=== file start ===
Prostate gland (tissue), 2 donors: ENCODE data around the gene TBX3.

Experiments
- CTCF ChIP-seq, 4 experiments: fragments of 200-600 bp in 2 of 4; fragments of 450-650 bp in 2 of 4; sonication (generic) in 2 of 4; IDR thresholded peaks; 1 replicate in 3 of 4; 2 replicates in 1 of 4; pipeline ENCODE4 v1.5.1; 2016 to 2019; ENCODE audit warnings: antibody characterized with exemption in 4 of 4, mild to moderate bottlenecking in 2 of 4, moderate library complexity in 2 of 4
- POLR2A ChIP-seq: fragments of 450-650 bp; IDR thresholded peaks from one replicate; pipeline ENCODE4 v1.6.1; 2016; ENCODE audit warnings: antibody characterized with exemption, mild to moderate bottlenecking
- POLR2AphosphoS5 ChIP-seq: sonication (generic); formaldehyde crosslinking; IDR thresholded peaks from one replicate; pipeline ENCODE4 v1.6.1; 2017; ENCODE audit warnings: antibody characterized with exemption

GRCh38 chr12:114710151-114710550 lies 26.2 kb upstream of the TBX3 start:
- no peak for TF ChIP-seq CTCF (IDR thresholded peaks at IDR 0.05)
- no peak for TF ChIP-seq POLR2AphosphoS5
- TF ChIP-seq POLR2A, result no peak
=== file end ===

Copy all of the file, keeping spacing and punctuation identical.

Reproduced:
Prostate gland (tissue), 2 donors: ENCODE data around the gene TBX3.

Experiments
- CTCF ChIP-seq, 4 experiments: fragments of 200-600 bp in 2 of 4; fragments of 450-650 bp in 2 of 4; sonication (generic) in 2 of 4; IDR thresholded peaks; 1 replicate in 3 of 4; 2 replicates in 1 of 4; pipeline ENCODE4 v1.5.1; 2016 to 2019; ENCODE audit warnings: antibody characterized with exemption in 4 of 4, mild to moderate bottlenecking in 2 of 4, moderate library complexity in 2 of 4
- POLR2A ChIP-seq: fragments of 450-650 bp; IDR thresholded peaks from one replicate; pipeline ENCODE4 v1.6.1; 2016; ENCODE audit warnings: antibody characterized with exemption, mild to moderate bottlenecking
- POLR2AphosphoS5 ChIP-seq: sonication (generic); formaldehyde crosslinking; IDR thresholded peaks from one replicate; pipeline ENCODE4 v1.6.1; 2017; ENCODE audit warnings: antibody characterized with exemption

GRCh38 chr12:114710151-114710550 lies 26.2 kb upstream of the TBX3 start:
- no peak for TF ChIP-seq CTCF (IDR thresholded peaks at IDR 0.05)
- no peak for TF ChIP-seq POLR2AphosphoS5
- TF ChIP-seq POLR2A, result no peak